To give gastroenterologists a live camera view — rather than an indirect X-ray view — in difficult procedures involving narrowing or large stones in the gallbladder, bile ducts, pancreas, and liver, Peter Draganov, M.D., and Chris Forsmark, M.D., chief of the division of gastroenterology, hepatology and nutrition, collaborated with Boston Scientific during development of a technique called direct visualization cholangioscopy. UF was the first in the nation to have it after its 2006 FDA approval.

Don't make a hole

While robotic surgery and other minimally invasive surgical techniques aim to make small incisions and leave the smallest scars possible, other techniques aim to leave no scars behind.

When it comes to avoiding scars, a new technology called the NanoKnife is a master. Applied in the treatment of conditions such as liver, lung and kidney disease, it kills lesions in soft tissue without damaging surrounding structures such as blood vessels and nerves. Only about 20 institutions around the world offer this technology, and UF has been given the option to have it too.

NanoKnife surgery involves shocking cells of lesions with electrical currents supplied by tiny electrodes. That causes the cells to open and lose the key components needed for life. Those cells die a natural death and are cleared away and replaced by the body's healing processes, leaving no scars.

"This technology has much less collateral damage than other techniques that we use, and in addition, it's faster," says James Caridi, M.D., chief of the division of vascular and interventional radiology.

Another UF gastroenterologist is researching no-scar surgery through already existing body openings such as the mouth, rectum, vagina or urethra. This "natural orifice" surgery involves making incisions inside the gastrointestinal or reproductive tract to get to other organs. That goes against traditional medical training and practice.

"‘Don't make a hole' — that's what we've been taught and that's what's in our textbooks, but now that may change," says Mihir Wagh, M.D., an assistant professor in the department of gastroenterology, hepatology and nutrition.

Unintentional perforations in the GI tract can be dangerous, causing its contents to leak into the chest or abdomen.

But in animal studies, Wagh has intentionally made holes in the stomach and colon to remove the uterus, ovaries and gallbladder, then closed the holes from inside, leaving no external scars. Wagh has presented his work at national and international meetings — in October he will present in Germany.

Many questions — medical and otherwise — surround the technique. Who should perform it — a gastroenterologist? A gynecologist? A surgeon? How would practitioners be trained? And would insurers cover the novel procedures?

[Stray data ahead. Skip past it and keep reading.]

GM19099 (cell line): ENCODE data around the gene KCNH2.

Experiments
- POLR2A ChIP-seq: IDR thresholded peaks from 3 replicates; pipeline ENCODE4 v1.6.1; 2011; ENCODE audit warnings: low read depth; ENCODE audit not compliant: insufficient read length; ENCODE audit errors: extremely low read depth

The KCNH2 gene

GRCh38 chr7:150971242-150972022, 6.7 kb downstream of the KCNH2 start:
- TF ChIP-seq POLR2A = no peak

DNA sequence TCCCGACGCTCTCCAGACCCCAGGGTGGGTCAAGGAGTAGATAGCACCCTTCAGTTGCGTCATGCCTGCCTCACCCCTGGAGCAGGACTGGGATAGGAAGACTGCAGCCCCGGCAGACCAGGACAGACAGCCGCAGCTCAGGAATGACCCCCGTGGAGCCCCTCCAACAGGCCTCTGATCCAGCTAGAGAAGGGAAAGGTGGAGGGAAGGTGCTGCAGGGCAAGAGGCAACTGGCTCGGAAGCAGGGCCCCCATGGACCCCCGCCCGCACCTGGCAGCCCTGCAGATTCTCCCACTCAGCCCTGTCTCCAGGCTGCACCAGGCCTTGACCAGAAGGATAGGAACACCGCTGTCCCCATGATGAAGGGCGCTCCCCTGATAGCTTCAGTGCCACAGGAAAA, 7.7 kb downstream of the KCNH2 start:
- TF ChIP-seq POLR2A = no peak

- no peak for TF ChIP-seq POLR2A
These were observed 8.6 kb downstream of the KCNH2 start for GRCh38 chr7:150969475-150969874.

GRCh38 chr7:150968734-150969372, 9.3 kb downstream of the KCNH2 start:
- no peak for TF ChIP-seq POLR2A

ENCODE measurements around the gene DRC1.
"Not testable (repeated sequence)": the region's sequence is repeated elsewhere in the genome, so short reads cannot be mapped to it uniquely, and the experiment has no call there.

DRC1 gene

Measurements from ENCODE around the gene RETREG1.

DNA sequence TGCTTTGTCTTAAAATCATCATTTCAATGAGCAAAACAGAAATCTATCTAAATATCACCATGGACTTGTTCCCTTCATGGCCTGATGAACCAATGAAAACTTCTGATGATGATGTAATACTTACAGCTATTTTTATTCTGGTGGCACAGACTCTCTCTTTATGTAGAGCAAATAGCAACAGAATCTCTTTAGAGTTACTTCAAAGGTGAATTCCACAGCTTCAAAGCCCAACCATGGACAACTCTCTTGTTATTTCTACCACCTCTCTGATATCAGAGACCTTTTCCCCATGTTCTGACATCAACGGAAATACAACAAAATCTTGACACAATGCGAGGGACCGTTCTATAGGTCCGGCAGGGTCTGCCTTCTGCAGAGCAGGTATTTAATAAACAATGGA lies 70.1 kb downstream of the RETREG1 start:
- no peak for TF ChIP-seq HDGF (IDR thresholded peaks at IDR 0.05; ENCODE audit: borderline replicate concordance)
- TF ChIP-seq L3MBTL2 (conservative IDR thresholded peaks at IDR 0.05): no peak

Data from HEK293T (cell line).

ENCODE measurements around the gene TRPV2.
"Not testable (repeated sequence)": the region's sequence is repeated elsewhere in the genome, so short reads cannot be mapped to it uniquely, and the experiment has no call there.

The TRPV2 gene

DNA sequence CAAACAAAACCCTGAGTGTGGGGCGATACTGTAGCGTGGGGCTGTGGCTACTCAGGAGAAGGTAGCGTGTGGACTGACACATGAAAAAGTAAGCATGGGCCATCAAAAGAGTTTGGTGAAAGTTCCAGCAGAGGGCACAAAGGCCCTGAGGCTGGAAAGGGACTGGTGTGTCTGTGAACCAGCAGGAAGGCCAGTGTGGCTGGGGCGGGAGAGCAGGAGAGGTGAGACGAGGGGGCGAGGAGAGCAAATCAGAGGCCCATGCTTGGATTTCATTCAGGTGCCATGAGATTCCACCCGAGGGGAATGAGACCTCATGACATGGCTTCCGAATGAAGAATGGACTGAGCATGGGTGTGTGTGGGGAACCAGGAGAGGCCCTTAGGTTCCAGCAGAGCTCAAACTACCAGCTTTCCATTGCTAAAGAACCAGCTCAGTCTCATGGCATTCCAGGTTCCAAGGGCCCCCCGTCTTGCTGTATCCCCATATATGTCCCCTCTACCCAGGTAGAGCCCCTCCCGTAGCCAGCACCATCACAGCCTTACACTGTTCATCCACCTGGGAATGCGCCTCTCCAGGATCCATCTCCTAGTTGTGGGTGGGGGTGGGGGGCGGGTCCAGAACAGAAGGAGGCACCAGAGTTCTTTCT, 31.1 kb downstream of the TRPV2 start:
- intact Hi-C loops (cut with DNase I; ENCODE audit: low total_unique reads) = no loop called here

Various centers around the United States and around the world are studying this type of surgery in humans and animals. Wagh is also investigating whether surgery complications such as unintentional damage or excessive bleeding can be fixed through the same orifice used for the surgery.

"We're just at the basic infant steps right now," he says.

While researchers nurture their discoveries to maturity, the Acevedos are looking forward to seeing their daughter take her first steps.

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Kalipay Acevedo had to wait in recovery for three days after her delivery. But as soon as she was discharged from the Tampa hospital where she gave birth, her husband drove her to the NICU at Shands at UF. She wept as she came through the doors.

"I expected tubes to be everywhere and her head to be swollen, and I expected her to be smaller," she says.

But although Sianna had been connected to a ventilator earlier, now she was breathing on her own. Her skin looked healthy. She was moving and making little purring noises that made her dad, Miguel, laugh out loud.

"This is night and day compared to what she was two days ago," he says.

In just a few hours, doctors would start warming Sianna up — very slowly, by just over half a degree Fahrenheit per hour. Then they would wait and see what happens in the coming weeks, months and years.

"This is the toughest thing for a family," Weiss says. "You can't tell the parents exactly how they're going to turn out two or three years from now."

But for the Acevedos, it was enough that the UF and Shands doctor and nurses had tried.

"Just having an option of something that you can do instead of all the negative things — it just gives me that hope," Kalipay Acevedo says."I was so thankful that they didn't give up on her."

About the Author

Czerne M. Reid's picture

Czerne M. Reid

College of Medicine / Science Writer

Science writer for University of Florida’s College of Medicine. Before joining UF in 2008, Czerne was the health and science writer at The State newspaper in Columbia, South Carolina. In...Read More